And I have thoughts. Because I have a few friends periodically express suicidal thoughts and part of their methodology is to demand that their friends give them reasons to live. And I do my best, but honestly, I can’t tell other people what they need to do to live. And usually my reasons are shot down as “You don’t know what it’s like,” and “You say that all the time. (because it’s still a valid reason, dumbass.), or they crazy conditions, like “You can’t say any reason you’ve ever said before,” “Do not quote any sources I haven’t read,” and “It can’t be things like, it would make your life easier if I continued to live,” (It would, though.) Like, fuck me, what’s the rubric that gets me the fuck out of this conversation with everyone in the same state of life and relative sanity that they started with?

So about this meme, can we admit that maybe their friends DO NOT have the training to handle it? For non-professionals, it can be really hard to tell the difference between “I’m sad and I’m venting and I need to be heard” and “I am about to drop myself off a cliff.”. And if we fuck it up in either direction, the consequences are devastating.

It’s a really hard burden to lay on a friend. Yes, people who express suicidal tendencies deserve a space to be heard, but their friends who create that space need some grace too.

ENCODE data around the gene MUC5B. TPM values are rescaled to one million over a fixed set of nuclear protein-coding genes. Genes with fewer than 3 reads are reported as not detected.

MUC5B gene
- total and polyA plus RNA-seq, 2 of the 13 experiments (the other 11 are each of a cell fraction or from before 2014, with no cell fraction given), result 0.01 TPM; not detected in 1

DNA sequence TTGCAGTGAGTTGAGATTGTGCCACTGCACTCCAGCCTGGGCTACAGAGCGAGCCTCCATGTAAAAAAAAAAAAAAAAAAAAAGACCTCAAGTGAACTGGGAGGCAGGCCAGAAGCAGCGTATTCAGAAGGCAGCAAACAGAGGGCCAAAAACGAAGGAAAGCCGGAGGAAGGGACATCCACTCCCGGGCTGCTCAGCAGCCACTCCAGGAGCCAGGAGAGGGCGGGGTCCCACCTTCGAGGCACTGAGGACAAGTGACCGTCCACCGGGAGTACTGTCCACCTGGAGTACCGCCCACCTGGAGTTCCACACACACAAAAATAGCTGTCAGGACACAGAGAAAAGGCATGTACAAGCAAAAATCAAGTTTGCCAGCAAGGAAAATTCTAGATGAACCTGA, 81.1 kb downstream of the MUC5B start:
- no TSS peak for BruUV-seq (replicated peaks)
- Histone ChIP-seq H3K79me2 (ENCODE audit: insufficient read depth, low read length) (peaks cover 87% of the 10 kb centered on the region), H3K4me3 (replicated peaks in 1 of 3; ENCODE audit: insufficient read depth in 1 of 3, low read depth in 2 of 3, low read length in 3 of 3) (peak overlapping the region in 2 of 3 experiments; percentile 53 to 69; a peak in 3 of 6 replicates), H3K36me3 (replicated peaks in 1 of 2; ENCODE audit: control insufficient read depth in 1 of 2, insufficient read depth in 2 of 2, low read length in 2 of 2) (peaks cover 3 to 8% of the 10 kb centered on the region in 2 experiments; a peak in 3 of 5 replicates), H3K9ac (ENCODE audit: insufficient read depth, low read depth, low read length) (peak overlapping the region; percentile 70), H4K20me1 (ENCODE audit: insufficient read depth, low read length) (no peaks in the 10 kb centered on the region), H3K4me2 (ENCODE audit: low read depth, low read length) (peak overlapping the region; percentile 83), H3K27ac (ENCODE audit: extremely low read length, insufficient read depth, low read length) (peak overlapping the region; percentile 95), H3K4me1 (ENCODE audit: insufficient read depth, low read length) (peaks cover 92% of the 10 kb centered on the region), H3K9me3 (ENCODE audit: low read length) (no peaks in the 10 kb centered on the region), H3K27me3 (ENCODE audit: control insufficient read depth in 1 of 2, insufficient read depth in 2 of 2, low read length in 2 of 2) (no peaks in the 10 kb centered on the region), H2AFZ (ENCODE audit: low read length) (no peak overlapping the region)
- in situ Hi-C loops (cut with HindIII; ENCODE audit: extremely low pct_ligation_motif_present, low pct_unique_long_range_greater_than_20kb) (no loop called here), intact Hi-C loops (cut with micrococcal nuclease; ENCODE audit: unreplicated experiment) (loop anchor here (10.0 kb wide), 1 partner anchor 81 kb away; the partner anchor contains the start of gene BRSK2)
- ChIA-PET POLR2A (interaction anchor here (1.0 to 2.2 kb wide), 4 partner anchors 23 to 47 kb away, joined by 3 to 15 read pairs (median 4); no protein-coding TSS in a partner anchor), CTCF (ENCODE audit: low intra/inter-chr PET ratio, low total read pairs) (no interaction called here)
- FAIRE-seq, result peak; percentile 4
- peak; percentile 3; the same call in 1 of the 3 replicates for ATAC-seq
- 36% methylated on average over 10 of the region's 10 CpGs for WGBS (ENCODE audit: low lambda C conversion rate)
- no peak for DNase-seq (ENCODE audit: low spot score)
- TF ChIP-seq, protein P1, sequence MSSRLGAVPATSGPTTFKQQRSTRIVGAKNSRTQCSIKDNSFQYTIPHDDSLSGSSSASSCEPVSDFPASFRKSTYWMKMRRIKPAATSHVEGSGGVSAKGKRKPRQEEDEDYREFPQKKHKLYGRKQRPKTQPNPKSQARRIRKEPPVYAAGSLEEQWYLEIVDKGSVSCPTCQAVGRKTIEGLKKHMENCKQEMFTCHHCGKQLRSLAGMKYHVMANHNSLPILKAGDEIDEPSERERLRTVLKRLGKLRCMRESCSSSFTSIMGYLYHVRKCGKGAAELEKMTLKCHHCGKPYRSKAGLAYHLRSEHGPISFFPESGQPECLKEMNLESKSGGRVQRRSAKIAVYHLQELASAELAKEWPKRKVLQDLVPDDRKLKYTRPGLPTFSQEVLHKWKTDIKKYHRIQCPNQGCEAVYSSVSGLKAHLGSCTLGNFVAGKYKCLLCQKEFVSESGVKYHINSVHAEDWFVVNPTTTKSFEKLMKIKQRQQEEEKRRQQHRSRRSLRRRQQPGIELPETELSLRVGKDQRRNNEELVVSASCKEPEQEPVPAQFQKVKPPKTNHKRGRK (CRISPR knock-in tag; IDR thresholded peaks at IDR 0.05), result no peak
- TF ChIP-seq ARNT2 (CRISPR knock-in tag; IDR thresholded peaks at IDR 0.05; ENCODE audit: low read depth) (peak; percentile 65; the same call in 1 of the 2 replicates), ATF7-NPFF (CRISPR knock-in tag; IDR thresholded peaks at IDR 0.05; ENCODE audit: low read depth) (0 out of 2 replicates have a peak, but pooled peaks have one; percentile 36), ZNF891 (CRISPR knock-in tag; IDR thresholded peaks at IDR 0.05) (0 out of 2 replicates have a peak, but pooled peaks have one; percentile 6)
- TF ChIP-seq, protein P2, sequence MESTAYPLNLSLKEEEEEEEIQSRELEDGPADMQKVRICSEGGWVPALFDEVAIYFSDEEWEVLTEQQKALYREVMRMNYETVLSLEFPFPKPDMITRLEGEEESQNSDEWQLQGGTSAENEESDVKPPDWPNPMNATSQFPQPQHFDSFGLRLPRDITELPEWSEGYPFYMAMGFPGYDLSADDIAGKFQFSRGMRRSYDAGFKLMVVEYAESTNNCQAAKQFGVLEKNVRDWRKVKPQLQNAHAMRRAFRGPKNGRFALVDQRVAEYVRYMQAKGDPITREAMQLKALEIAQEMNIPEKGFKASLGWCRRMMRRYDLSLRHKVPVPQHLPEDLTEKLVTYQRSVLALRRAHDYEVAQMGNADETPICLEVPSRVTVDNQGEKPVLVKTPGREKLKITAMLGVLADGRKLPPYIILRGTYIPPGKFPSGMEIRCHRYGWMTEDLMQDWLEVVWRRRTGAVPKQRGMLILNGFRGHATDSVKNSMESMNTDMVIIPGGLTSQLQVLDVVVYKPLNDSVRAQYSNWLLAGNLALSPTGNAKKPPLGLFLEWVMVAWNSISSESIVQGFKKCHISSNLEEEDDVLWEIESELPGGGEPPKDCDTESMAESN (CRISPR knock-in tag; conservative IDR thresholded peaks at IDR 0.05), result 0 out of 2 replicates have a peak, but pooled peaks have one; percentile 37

For my part, I have come to the assumption that if someone is talking to me, they’re doing it because they do not wish to be dead. Because I have felt suicidal once, and my response was not to talk to people. My response was to go stand by a lake, look in and imagine drowning in it. And I played the scenario all the way out, trying to figure out how far out into the lake I would have to go such that I couldn’t swim back and would die try trying to get back to shore. I imagined how hard my body would fight my death. And I decided that if my body was willing to to fight so hard to live, didn’t my mind owe my body the same respect. And that was the last time I, in any capacity, contemplated suicide. So in my limited experience, people who want to be dead, go out and find death. They don’t find a person to talk to. They don’t want to wait for the voice of reason. They don’t attempt suicide. They succeed at it.